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Published on November 9th, 2013 | by Ballard Lesemann


More Jangle-Pop Ahead for Atlanta Indie Band the Head

Top photo by John Boydston.

For fans of old-school power-pop and jangle-rock, it’s always encouraging to see and hear a young group come along with their own genuine enthusiasm for the genres — especially when it’s an open-minded pack of skillful players who are determined to create their own hybrid.

Atlanta -based power trio the Head — guitarist Jacob Morrell, drummer/singer Jack Shaw, and lead singer/bassist Mike Shaw — fully embrace the so-called “jangle” stuff that filled the college radio playlists in the late ’70s and early ’80s — especially the melodic, hooky, slightly bohemian pop/rock that came out of Georgia and L.A.

“R.E.M. is probably our biggest influence in terms of songwriting and band chemistry,” says Jack Shaw. “We listened to them like crazy when we started out, especially their early albums Murmur and Reckoning. We loved the Rain Parade, Dream Syndicate, and those West Coast pop bands of the ‘Paisley Underground’ scene. Their songs got right to the point. Their concise songs and their songwriting process really spoke to us.”


The Head (R to L): Jacob Morrell, Mike Shaw, and Jack Shaw (photo by Valheria Rocha)

Shaw started out learning the guitar before switching to drums when he was 11, learning mostly by ear. His twin brother Mike stuck with the bass guitar. The Shaw brothers hooked up with guitarist Jacob Morrell early in high school to form the earliest version of the Head (mostly playing covers of their favorite bands). They’ve been playing and writing songs together ever since.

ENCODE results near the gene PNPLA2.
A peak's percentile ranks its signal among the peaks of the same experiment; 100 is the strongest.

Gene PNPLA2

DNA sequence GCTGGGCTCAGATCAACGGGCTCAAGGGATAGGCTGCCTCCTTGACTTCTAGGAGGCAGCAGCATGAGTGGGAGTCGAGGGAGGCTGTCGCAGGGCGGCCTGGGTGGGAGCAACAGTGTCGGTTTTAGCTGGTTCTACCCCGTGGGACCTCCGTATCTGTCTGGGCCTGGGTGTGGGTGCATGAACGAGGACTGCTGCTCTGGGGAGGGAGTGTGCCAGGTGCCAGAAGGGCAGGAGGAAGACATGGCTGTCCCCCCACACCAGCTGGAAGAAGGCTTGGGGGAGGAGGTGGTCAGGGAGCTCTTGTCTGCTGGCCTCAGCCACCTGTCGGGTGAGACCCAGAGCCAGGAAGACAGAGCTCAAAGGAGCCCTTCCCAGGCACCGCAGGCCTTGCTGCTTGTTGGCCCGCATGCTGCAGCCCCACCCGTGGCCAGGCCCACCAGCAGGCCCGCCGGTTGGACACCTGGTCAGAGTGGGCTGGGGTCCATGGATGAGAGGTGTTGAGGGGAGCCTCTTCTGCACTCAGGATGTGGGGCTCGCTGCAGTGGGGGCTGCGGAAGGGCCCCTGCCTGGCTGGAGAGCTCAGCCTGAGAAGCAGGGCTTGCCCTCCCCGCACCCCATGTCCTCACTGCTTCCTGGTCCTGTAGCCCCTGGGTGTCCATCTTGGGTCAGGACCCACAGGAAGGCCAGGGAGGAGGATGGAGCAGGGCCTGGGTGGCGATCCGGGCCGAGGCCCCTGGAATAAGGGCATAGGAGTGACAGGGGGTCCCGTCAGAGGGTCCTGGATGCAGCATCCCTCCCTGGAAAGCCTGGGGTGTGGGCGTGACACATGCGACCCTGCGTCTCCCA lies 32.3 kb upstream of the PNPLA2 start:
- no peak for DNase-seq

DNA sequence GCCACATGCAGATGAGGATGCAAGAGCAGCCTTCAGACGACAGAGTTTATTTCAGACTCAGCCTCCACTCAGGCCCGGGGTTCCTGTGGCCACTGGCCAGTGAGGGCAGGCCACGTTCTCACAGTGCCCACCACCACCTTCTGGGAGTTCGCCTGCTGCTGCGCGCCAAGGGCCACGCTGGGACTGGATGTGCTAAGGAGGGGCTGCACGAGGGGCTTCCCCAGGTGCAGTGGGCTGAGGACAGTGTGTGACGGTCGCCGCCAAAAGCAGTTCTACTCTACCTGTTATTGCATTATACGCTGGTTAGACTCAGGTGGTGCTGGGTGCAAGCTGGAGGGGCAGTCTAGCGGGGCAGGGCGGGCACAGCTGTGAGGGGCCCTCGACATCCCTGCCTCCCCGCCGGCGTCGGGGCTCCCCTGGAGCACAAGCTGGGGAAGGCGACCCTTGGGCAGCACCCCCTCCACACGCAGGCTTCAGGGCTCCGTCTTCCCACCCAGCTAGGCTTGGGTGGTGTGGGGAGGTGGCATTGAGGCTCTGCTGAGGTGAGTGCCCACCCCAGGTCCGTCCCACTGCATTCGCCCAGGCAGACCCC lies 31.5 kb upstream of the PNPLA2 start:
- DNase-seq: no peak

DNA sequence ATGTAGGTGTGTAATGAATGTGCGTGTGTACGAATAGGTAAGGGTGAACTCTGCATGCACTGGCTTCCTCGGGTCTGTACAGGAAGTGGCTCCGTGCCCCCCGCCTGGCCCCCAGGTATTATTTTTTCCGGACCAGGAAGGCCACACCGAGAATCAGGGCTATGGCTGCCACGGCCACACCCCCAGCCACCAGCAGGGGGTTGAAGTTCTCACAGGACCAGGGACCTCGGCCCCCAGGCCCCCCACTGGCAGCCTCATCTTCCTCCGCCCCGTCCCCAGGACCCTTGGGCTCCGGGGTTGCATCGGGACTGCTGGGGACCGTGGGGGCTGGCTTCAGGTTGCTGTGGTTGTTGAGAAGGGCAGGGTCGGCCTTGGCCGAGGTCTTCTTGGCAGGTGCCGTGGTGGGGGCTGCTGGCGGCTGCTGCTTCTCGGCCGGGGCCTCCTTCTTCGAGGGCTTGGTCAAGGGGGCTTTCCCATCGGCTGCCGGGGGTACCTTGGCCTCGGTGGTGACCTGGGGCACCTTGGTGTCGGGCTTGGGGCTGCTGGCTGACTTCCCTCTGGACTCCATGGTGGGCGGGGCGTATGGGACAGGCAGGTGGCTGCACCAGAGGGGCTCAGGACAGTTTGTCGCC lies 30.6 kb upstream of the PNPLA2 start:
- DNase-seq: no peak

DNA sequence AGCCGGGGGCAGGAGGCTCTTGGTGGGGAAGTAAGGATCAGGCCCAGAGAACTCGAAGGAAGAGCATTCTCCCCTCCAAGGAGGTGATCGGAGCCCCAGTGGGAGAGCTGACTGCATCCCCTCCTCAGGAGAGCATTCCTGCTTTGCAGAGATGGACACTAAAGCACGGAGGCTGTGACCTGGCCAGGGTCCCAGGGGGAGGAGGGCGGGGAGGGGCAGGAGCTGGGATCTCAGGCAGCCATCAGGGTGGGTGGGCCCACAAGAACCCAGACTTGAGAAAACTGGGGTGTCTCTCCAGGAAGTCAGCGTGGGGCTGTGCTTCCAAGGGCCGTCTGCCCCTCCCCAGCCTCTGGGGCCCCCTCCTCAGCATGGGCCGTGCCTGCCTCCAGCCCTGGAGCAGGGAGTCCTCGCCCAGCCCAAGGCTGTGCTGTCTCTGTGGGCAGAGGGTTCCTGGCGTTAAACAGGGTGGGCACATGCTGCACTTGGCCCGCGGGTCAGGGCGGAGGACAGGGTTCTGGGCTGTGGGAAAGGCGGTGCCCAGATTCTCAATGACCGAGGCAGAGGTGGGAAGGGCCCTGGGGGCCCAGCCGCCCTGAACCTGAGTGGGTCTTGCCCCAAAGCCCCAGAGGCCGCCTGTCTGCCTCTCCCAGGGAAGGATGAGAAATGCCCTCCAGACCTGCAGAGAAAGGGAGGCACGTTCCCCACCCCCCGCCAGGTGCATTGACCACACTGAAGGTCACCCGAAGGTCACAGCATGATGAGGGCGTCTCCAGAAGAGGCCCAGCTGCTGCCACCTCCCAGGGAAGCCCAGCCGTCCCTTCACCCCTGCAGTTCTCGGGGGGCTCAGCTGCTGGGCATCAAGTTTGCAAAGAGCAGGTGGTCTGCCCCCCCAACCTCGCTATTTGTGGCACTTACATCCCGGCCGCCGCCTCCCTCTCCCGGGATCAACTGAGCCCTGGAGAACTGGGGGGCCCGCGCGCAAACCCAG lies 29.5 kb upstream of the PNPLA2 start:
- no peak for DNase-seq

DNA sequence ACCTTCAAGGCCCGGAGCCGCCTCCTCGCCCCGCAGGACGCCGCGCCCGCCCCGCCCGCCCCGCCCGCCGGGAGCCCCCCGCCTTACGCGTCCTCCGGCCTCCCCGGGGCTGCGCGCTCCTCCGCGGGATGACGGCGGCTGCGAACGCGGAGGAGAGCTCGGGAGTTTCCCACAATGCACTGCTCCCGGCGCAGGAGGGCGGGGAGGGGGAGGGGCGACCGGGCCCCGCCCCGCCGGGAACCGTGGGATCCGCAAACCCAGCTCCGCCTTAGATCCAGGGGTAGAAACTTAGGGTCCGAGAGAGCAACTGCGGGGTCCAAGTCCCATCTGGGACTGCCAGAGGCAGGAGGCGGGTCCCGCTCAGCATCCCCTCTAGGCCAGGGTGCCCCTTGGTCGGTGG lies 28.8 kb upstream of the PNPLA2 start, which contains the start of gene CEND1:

“We were more of a garage band when we started out, really into the Velvet Underground and the Stone Roses,” Jack says. “We loved incorporating harmonies into the music, so we often get lumped in with the power-pop scene, but I think we’re a straightforward rock band.”

“Right now, we simply call what we do ‘classic rock ‘n’ roll’ — classic three-minute pop songs with a definite bridge in each song and lots of harmonies going on,” he adds. “We don’t try to extend songs for too long.”

All three members are currently 21 years old. Their management refers to them as “Atlanta’s youngest rock ‘n’ roll veterans.” They’re certainly not a cocky bunch.

The trio recently issued a finely-tuned, five-song EP titled Girls of the Yukon (the title comes from a 1980s Canadian Playboy spread). A review in Spin recently stated, “The bright-eyed Atlanta trio have mastered the beloved science of catchy, toe-tapping melodies plus rich vocal harmonies.”

The Head plans to do several road shows with Atlanta songsmith James Hall this winter, then they’ll hit the studio for more sessions as spring approaches.

“At every gig, whether it’s on a short tour or a one-off out of town, we take it as an opportunity to learn more about what to do and what not to do. We learn from our mistakes, and I think we get stronger that way. We know we don’t yet know what we’re doing, but we feel like we’re on top of the would.”

The Head shares the stage with Spirit Animal and Elim Bolt at the Royal American at 9 p.m., Fri. Nov. 9. Admission is $5. Visit theheadmusic.com and facebook.com/theheadrocks for more.



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About the Author

Ballard Lesemann

is a musician and writer. Born and raised in Charleston, S.C., he spent years playing in bands and working for Flagpole Magazine in the bustling music town of Athens, Ga. He returned to his hometown and served more than seven years as the Charleston City Paper's music editor. He's better at drumming than he is at playing guitar.

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